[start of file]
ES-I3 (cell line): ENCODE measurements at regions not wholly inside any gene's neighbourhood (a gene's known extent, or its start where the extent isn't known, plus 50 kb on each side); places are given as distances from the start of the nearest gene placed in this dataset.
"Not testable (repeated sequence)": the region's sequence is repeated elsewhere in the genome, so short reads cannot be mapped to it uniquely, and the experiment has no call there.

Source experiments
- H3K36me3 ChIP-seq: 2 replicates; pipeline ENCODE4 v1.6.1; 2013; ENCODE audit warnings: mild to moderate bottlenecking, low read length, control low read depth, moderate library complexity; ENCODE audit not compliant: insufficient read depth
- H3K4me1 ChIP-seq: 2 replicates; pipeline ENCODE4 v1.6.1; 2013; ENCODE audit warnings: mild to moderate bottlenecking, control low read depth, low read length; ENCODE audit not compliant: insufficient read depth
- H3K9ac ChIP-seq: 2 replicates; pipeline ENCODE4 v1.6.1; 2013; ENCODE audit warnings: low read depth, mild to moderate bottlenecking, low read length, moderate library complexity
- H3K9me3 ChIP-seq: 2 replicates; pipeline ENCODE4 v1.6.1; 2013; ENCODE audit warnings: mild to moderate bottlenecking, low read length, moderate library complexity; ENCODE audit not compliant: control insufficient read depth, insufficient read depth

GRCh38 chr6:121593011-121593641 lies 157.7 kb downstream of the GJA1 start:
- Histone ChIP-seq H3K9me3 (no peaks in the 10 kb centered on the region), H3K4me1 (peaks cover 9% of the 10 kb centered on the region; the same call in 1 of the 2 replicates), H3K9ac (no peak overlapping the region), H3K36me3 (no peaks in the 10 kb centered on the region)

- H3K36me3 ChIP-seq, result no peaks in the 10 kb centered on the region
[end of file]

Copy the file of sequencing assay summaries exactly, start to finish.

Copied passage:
ES-I3 (cell line): ENCODE measurements at regions not wholly inside any gene's neighbourhood (a gene's known extent, or its start where the extent isn't known, plus 50 kb on each side); places are given as distances from the start of the nearest gene placed in this dataset.
"Not testable (repeated sequence)": the region's sequence is repeated elsewhere in the genome, so short reads cannot be mapped to it uniquely, and the experiment has no call there.

Source experiments
- H3K36me3 ChIP-seq: 2 replicates; pipeline ENCODE4 v1.6.1; 2013; ENCODE audit warnings: mild to moderate bottlenecking, low read length, control low read depth, moderate library complexity; ENCODE audit not compliant: insufficient read depth
- H3K4me1 ChIP-seq: 2 replicates; pipeline ENCODE4 v1.6.1; 2013; ENCODE audit warnings: mild to moderate bottlenecking, control low read depth, low read length; ENCODE audit not compliant: insufficient read depth
- H3K9ac ChIP-seq: 2 replicates; pipeline ENCODE4 v1.6.1; 2013; ENCODE audit warnings: low read depth, mild to moderate bottlenecking, low read length, moderate library complexity
- H3K9me3 ChIP-seq: 2 replicates; pipeline ENCODE4 v1.6.1; 2013; ENCODE audit warnings: mild to moderate bottlenecking, low read length, moderate library complexity; ENCODE audit not compliant: control insufficient read depth, insufficient read depth

GRCh38 chr6:121593011-121593641 lies 157.7 kb downstream of the GJA1 start:
- Histone ChIP-seq H3K9me3 (no peaks in the 10 kb centered on the region), H3K4me1 (peaks cover 9% of the 10 kb centered on the region; the same call in 1 of the 2 replicates), H3K9ac (no peak overlapping the region), H3K36me3 (no peaks in the 10 kb centered on the region)

- H3K36me3 ChIP-seq, result no peaks in the 10 kb centered on the region